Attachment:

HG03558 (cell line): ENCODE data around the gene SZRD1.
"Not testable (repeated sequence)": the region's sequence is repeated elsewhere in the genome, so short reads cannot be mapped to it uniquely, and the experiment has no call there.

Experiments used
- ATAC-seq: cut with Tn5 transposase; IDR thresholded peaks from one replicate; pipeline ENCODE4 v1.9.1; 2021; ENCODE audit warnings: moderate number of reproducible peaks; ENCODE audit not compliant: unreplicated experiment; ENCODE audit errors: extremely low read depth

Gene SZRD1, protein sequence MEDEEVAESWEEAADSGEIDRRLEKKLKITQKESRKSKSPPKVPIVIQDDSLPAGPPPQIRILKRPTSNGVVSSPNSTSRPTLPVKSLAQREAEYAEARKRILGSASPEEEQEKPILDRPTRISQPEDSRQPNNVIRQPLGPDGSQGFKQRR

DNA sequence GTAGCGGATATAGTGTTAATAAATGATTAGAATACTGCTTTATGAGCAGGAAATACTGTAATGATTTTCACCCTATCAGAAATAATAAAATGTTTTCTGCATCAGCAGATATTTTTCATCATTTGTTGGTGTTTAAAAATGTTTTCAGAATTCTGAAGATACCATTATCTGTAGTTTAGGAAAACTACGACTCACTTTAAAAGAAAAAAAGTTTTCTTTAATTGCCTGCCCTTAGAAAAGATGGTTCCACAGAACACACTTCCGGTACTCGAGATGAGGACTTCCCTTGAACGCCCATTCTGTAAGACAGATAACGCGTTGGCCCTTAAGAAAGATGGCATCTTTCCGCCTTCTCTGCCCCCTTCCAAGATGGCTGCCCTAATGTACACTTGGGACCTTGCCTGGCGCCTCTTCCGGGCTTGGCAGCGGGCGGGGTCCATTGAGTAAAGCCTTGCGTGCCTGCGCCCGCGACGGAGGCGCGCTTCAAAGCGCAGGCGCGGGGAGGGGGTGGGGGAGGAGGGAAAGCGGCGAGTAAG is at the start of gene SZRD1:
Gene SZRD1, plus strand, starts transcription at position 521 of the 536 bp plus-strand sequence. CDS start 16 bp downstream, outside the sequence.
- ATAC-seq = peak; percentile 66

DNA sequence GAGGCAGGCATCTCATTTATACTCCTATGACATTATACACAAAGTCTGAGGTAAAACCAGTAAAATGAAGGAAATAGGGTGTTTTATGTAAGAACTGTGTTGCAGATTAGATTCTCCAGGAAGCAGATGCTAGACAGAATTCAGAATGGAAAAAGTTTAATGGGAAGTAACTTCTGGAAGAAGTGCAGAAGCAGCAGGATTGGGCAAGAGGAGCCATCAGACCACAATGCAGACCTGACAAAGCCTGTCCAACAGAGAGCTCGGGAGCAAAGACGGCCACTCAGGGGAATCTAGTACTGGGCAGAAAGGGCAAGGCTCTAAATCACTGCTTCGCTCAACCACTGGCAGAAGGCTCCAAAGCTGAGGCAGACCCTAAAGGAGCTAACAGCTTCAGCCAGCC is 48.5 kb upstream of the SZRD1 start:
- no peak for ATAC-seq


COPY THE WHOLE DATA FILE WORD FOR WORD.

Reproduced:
HG03558 (cell line): ENCODE data around the gene SZRD1.
"Not testable (repeated sequence)": the region's sequence is repeated elsewhere in the genome, so short reads cannot be mapped to it uniquely, and the experiment has no call there.

Experiments used
- ATAC-seq: cut with Tn5 transposase; IDR thresholded peaks from one replicate; pipeline ENCODE4 v1.9.1; 2021; ENCODE audit warnings: moderate number of reproducible peaks; ENCODE audit not compliant: unreplicated experiment; ENCODE audit errors: extremely low read depth

Gene SZRD1, protein sequence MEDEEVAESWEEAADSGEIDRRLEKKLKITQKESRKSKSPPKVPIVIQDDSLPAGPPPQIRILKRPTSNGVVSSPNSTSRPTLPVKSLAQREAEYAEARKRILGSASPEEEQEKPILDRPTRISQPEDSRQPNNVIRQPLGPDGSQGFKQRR

DNA sequence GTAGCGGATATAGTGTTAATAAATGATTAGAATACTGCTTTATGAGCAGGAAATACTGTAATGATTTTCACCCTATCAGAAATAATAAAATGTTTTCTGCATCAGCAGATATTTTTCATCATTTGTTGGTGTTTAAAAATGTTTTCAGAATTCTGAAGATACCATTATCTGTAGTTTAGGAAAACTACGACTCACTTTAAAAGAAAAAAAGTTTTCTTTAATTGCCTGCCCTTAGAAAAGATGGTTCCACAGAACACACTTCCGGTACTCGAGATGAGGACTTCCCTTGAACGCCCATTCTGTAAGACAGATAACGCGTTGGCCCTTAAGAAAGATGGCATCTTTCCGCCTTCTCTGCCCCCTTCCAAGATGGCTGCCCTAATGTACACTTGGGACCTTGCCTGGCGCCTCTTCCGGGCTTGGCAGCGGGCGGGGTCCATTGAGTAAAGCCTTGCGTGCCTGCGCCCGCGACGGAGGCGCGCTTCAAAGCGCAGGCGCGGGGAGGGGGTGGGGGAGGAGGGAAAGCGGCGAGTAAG is at the start of gene SZRD1:
Gene SZRD1, plus strand, starts transcription at position 521 of the 536 bp plus-strand sequence. CDS start 16 bp downstream, outside the sequence.
- ATAC-seq = peak; percentile 66

DNA sequence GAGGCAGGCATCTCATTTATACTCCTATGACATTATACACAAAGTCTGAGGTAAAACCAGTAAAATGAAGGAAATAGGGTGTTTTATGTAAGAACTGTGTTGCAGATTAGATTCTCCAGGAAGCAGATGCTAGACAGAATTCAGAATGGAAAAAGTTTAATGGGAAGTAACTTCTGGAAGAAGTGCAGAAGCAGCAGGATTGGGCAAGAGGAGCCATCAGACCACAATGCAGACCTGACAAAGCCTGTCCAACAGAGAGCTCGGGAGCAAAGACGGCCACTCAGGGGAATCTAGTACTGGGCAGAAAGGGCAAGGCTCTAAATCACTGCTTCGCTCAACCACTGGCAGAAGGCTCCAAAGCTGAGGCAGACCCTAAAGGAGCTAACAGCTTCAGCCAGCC is 48.5 kb upstream of the SZRD1 start:
- no peak for ATAC-seq